Since 2001, Palestinian groups had been firing unsophisticated rockets into southern Israel. The attacks indiscriminately damage streets, cars, homes and schools, and severely disrupt daily life as civilians are forced to scramble for bomb shelters, but they are rarely deadly. As of Jan. 18, 2009, a total of 28 Israelis had been killed by rockets. Rocket attacks from Gaza spiked in 2006 as Israel tightened its grip over the beleaguered strip and launched military operations against it. In 2006, only 23 Israelis were killed by Palestinians, a relatively small number compared to the 660 Palestinians killed by Israel that same year.

Rocket attacks are wholly illegal under international law since they lack the targeting capabilities to avoid civilian casualties. Israel’s siege of Gaza is also illegal as it collectively punishes the entire civilian population of the strip.

On June 19, 2008, Hamas and Israel reached a ceasefire. What happened during the ceasefire is of critical importance to understanding the context of Israel’s war on Gaza, launched later that year—a war foreshadowed when Israel’s deputy defence minister, Matan Vilnai, had threatened a Holocaust on Gaza a few months before the ceasefire came into effect.

Hamas abided by the ceasefire despite Israel’s failure to lift its siege. Rocket fire from the strip was reduced by 97 percent. The rockets that were fired were from groups other than Hamas, and in response to the killing of associates by Israel in the West Bank. It was Israel which broke the ceasefire on Nov. 4, 2008, killing 6 Palestinians. Hamas only resumed firing rockets after Israel broke the ceasefire.

Israel had been planning its attack on Gaza for months. As Israel had been preparing for a negotiated ceasefire, Defense Minister Ehud Barak ordered the Israel Defense Forces to plan for war. A very close historical parallel can be drawn with the 1982 Israeli invasion of Lebanon.

Yasser Arafat’s Palestinian Liberation Organization in Lebanon had been abiding by a ceasefire for almost a year and pursuing diplomatic methods instead of resorting to violence. The PLO’s restraint frightened Israel as it threatened to render Arafat a legitimate negotiating partner for peace in the eyes of the west. So Israel used an assassination attempt on an Israeli diplomat in London by an anti-Arafat group as casus belli to attack and invade Lebanon. Later the same year, with its troops in Beirut, the Israeli Defense Forces sent its Phalangist militia allies into the Palestinian refugee camps of Sabra and Shatila, and watched on as the camps’ civilian population was systematically butchered. Then Defense Minister Ariel Sharon was held personally responsible by Israel’s own Kahan Commission. Sharon went on to become Israel’s prime minister in 2001.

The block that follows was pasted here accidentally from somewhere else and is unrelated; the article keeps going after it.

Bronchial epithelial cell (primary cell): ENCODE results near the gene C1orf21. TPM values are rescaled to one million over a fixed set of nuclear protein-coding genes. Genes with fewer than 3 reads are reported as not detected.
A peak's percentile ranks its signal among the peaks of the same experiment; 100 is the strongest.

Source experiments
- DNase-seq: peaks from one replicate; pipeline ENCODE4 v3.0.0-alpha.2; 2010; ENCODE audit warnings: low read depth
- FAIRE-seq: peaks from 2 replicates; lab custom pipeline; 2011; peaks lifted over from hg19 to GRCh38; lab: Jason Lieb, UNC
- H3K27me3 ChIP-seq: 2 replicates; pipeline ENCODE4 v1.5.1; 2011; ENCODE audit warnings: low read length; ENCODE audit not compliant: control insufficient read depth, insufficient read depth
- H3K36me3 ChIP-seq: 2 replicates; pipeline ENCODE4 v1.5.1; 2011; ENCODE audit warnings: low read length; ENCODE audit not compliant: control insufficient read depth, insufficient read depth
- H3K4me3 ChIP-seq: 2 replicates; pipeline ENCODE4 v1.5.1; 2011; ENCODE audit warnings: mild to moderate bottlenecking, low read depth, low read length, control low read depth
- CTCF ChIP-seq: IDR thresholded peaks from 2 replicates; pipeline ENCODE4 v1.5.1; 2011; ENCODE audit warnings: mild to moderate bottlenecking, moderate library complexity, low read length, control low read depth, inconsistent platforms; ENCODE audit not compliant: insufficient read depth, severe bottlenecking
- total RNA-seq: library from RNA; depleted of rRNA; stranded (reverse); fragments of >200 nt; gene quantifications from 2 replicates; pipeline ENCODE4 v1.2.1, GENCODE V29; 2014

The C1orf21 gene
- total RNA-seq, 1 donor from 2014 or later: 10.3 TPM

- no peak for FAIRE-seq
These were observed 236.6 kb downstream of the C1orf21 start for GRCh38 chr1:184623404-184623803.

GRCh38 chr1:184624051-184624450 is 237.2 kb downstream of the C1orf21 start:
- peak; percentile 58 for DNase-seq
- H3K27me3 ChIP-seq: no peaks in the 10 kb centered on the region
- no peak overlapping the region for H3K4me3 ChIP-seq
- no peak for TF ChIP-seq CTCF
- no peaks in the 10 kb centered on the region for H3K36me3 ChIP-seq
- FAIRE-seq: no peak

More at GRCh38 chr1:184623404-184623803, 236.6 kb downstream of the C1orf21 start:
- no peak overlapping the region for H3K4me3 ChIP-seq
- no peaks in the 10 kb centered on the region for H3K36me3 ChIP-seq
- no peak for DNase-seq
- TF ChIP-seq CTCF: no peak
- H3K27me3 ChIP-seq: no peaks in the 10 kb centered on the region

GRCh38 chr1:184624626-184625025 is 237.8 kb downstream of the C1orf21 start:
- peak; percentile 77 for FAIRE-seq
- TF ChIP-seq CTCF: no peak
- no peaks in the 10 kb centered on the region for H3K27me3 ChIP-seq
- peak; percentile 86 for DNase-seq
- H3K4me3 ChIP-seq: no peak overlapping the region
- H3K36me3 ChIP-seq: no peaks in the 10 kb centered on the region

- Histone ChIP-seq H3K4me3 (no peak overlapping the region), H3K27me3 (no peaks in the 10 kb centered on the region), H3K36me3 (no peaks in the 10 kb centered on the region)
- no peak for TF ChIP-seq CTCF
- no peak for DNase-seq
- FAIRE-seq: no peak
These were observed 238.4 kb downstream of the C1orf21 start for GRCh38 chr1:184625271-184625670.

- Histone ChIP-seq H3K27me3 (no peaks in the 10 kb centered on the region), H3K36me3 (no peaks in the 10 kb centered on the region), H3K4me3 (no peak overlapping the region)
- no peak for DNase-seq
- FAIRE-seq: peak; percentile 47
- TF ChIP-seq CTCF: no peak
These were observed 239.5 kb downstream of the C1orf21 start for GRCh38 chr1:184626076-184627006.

Fast-forward to Dec. 2008, in Gaza. Hamas was pursuing diplomatic means and this terrified Israel lest Hamas be seen as an able negotiating partner. Determined to crush and delegitimize Hamas, it schemed to attack Gaza. The war’s timing (start: US election; end: Obama’s inauguration) was deliberate and impeccable. The beginning of the war also coincided with upcoming elections in Israel. Tzipi Livni, the foreign affairs minister and leader of the Kadima Party, as well as Ehud Barak, Defense Minister and head of the Labor Party, were both candidates to become Prime Minister.

On Dec. 27, 2008, Israel attacked Gaza. Some 22 days later over 1,300 Gazans were dead, including hundreds of women and children. The Israelis lost 13 people, including three soldiers accidently killed by its own military. Around 15 percent of all buildings in Gaza were damaged. Around 50,000 or more Gazans were homeless. Israel damaged or destroyed 50 U.N. facilities, 21 medical facilities, 1,500 factories and workshops, 20 mosques and 10 water sewage pipes. Schools and universities came under attack. The estimated damages at the war’s end stood at two billion dollars. Hamas remained as strong as ever.